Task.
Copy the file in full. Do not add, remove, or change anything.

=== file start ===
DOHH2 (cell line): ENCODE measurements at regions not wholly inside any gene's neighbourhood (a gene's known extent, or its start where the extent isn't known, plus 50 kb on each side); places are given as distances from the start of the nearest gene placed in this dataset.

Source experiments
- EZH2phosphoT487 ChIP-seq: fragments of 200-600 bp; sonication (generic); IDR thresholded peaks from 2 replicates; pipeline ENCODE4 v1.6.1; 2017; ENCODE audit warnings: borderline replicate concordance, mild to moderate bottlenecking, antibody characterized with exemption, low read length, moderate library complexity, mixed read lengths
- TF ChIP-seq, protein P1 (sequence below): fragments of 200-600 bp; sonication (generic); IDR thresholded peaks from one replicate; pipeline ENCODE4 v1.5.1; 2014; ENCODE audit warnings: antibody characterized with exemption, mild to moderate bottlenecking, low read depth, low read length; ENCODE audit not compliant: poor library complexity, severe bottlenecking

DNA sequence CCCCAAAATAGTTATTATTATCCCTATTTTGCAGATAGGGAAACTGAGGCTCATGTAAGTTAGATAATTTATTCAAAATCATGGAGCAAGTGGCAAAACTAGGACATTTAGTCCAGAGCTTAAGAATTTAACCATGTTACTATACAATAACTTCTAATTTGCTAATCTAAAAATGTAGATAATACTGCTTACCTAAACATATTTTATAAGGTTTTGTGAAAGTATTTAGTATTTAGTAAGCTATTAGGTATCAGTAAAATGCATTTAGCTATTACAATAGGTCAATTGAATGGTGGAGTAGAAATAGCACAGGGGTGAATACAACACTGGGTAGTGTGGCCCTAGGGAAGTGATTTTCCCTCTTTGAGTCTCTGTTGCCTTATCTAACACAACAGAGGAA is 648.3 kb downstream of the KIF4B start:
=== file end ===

DOHH2 (cell line): ENCODE measurements at regions not wholly inside any gene's neighbourhood (a gene's known extent, or its start where the extent isn't known, plus 50 kb on each side); places are given as distances from the start of the nearest gene placed in this dataset.

Source experiments
- EZH2phosphoT487 ChIP-seq: fragments of 200-600 bp; sonication (generic); IDR thresholded peaks from 2 replicates; pipeline ENCODE4 v1.6.1; 2017; ENCODE audit warnings: borderline replicate concordance, mild to moderate bottlenecking, antibody characterized with exemption, low read length, moderate library complexity, mixed read lengths
- TF ChIP-seq, protein P1 (sequence below): fragments of 200-600 bp; sonication (generic); IDR thresholded peaks from one replicate; pipeline ENCODE4 v1.5.1; 2014; ENCODE audit warnings: antibody characterized with exemption, mild to moderate bottlenecking, low read depth, low read length; ENCODE audit not compliant: poor library complexity, severe bottlenecking

DNA sequence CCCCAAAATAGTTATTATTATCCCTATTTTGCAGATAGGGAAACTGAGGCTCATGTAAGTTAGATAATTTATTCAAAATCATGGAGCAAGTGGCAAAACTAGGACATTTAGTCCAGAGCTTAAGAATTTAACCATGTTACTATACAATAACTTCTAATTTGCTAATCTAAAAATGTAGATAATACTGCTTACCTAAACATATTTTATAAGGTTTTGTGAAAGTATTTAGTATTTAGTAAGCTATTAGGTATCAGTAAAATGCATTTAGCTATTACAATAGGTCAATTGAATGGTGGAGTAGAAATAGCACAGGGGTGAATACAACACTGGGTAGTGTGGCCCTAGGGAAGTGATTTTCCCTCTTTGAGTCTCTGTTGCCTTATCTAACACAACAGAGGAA is 648.3 kb downstream of the KIF4B start: